RE: spambots and dictionary attacks
- From: "Steven Jones" <Steven.Jones@xxxxxxxxx>
- Date: Tue, 21 Nov 2006 12:17:18 +1300
Most attacks these days seem (vastly) distributed, the most effective
thing I have found is to use grey listing as this stops 99%+ of botnets
dead, they simply do not re-try the connection later. Personally I have
found no other technique as effective.
Senior Linux/Unix/San System Administrator
APG -Technology Integration Team
Victoria University of Wellington
Phone: +64 4 463 6272 Mobile: +64 27 563 6272
From: listbounce@xxxxxxxxxxxxxxxxx [mailto:listbounce@xxxxxxxxxxxxxxxxx]
On Behalf Of Peter H. Lemieux
Sent: Tuesday, 21 November 2006 3:09 a.m.
To: rowland onobrauche
Subject: Re: spambots and dictionary attacks
rowland onobrauche wrote:
I would like to hear from anyone that has successfully blocked
spambots or dictionary attacks without the need of another server
in between your mailserver and the senders.
Peter H. Lemieux wrote:
The only effective solution I've found in these cases is to
maintain a whitelist of the valid addresses for the domains I
manage and block the rest.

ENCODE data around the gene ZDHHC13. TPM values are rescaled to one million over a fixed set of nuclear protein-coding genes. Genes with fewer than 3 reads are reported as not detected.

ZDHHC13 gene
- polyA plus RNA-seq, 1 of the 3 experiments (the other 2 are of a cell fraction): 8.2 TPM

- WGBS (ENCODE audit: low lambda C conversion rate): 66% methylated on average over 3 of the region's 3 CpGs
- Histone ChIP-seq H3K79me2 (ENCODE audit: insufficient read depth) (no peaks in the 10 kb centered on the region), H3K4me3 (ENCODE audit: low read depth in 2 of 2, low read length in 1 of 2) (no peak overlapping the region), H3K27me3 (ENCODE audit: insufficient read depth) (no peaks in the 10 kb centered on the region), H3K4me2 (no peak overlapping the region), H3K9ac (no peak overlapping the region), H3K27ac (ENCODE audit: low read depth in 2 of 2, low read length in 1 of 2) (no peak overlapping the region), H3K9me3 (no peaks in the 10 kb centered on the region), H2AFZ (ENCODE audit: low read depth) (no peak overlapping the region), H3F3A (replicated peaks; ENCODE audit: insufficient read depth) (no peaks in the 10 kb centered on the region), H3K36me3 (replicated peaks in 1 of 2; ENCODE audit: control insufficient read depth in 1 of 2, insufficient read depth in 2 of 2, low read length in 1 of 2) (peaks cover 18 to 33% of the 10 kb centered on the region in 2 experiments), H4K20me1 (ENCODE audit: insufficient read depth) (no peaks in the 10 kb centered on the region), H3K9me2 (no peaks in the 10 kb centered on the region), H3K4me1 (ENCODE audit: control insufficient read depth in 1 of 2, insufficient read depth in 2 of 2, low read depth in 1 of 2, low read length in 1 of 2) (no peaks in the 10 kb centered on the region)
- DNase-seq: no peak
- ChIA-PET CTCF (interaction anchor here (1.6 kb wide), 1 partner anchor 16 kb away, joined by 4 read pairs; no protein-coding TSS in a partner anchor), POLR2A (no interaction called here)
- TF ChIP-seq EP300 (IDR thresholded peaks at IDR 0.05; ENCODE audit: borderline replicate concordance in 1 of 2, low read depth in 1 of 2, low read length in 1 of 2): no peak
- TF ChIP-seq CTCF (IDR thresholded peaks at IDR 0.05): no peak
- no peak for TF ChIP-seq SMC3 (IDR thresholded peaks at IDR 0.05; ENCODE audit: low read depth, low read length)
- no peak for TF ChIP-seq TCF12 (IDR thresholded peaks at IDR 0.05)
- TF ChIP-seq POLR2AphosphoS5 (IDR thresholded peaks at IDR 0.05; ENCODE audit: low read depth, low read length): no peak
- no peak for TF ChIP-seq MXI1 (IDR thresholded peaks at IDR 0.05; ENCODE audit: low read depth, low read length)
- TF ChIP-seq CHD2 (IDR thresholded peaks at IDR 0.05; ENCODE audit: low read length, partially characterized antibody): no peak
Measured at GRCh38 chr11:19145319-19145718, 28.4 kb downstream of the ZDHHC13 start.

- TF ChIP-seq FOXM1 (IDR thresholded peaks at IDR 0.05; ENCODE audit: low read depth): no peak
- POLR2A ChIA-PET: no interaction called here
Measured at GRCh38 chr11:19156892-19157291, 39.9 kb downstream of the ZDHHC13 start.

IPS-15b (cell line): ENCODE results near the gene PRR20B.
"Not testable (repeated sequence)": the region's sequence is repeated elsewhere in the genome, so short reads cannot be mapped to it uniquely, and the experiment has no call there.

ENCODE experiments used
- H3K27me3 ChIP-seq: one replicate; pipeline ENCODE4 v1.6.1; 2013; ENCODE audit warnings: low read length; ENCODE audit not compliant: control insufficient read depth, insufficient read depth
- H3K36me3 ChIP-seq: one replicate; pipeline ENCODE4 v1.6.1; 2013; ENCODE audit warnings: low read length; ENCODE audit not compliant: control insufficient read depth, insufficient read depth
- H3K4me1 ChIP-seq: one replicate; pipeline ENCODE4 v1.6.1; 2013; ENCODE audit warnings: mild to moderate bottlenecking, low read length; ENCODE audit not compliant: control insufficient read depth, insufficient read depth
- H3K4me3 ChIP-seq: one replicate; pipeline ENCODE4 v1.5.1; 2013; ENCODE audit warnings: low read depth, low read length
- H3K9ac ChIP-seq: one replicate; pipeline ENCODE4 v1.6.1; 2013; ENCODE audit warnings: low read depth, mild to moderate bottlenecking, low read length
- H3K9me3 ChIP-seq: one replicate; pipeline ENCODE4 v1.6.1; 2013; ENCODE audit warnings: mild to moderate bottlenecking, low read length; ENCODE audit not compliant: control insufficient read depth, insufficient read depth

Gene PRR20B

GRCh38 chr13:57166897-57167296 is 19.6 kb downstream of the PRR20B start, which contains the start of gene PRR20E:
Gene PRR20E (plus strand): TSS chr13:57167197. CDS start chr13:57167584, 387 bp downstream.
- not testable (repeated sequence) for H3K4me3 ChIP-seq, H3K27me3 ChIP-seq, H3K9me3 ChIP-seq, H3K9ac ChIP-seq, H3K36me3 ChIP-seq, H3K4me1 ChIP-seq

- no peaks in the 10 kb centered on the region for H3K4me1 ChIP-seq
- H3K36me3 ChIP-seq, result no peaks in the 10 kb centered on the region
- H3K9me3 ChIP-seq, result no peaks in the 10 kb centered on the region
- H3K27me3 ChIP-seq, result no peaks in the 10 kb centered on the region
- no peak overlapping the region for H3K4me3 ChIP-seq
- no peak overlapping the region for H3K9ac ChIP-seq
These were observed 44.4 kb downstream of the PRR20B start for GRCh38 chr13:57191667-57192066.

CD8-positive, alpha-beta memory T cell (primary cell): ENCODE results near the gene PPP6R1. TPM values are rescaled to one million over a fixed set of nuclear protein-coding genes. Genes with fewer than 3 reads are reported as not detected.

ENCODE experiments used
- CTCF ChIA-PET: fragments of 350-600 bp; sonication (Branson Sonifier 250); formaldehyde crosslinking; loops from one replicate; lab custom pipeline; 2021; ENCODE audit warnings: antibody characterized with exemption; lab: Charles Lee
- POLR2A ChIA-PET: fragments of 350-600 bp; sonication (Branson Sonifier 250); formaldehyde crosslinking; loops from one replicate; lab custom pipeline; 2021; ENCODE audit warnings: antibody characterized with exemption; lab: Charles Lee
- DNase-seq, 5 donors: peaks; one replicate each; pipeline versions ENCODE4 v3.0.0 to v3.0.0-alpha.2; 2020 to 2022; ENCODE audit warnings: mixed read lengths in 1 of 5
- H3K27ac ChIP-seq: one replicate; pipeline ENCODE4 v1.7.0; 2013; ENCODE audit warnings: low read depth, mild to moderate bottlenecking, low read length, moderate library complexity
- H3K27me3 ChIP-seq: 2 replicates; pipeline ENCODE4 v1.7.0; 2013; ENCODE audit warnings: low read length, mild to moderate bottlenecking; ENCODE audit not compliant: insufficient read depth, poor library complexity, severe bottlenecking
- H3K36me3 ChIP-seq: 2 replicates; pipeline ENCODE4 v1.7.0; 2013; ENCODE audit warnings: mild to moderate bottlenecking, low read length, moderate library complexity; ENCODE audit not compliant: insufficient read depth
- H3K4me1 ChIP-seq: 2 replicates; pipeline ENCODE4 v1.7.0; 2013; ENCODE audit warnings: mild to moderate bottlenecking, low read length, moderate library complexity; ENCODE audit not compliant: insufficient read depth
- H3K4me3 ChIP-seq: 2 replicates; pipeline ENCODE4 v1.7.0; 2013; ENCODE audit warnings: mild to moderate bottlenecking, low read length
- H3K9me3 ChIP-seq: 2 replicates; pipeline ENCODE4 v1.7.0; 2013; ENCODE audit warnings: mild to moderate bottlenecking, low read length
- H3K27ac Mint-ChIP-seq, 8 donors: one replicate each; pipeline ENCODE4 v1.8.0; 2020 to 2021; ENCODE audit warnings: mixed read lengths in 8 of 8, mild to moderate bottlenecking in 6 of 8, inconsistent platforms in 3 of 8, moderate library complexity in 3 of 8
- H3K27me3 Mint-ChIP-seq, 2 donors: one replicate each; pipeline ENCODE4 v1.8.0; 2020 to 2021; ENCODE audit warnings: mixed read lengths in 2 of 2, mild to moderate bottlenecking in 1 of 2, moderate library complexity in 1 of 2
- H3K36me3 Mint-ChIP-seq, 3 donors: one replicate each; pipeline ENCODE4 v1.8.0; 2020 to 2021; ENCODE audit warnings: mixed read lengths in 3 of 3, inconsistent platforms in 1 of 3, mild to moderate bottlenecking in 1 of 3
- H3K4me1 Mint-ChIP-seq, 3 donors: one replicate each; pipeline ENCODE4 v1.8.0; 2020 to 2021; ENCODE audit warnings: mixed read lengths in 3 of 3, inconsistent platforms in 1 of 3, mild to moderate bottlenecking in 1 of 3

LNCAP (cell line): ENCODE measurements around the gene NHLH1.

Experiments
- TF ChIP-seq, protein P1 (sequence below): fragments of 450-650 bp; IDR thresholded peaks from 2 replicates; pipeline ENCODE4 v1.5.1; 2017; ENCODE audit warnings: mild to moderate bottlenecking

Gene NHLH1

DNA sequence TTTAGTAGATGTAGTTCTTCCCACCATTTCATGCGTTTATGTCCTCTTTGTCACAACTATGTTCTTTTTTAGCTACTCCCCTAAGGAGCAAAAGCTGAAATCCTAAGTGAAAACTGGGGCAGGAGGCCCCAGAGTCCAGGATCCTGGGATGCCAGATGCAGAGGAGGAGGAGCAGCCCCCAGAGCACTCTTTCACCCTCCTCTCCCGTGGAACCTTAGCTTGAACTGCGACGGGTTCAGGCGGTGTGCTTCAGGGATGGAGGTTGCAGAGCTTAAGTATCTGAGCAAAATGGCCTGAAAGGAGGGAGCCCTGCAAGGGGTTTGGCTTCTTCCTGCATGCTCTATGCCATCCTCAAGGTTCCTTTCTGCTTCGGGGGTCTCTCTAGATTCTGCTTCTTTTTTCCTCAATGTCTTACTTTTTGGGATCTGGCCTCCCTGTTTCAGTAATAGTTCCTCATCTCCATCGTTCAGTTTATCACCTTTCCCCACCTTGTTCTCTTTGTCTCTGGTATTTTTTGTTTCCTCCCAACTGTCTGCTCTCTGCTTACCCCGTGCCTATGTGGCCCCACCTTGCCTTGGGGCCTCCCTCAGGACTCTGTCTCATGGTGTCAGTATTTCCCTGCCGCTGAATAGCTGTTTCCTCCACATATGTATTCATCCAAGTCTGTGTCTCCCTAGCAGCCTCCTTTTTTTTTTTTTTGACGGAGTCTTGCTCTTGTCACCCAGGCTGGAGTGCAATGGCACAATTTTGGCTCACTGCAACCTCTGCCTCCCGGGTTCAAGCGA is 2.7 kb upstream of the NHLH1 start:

If all the mail for a domain is routed to a single mailbox, you can
implement whitelisting with a bunch of procmail rules in the
mailbox owner's .procmailrc.
Many thanks Peter.
Im familiar with procmail, but im looking for a way of blocking the
connection before the smtp commands have even got to the DATA stage.
At the SMTP level I use the excellent store-and-forward smtp daemon
written by Obtuse Systems in the mid 1990's and released under an
open-source license. They no longer maintain the code, but it has been
taken over by a volunteer and is listed on Freshmeat
This daemon allows you to write rules based on the server's sender IP
reverse-hostname and the MAIL FROM and RCPT TO addresses in the SMTP
exchange. So I maintain client whitelists by including a set of rules
allowing the valid addresses through and denying the rest. (It also
in a chrooted environment for additional security.)
I didn't mention this approach because you ruled out solutions that
require another server. It is possible to use smtpd on the same server
as your MTA, but it takes a bit of work. I don't use exim so I don't
know how easy this would be for you.
All my incoming mail arrives on the server running smtpd which then
forwards the permitted traffic on to my scanning server (running
MailScanner, ClamAV and SpamAssassin). This has worked quite well over
period of years.
I suggested the procmail approach because it wasn't clear how much
control you had over the server (is it yours?). The procmail solution
would work even in a hosted environment, while you'd obviously need to
the server's owner to change the smtp daemon and MTA.
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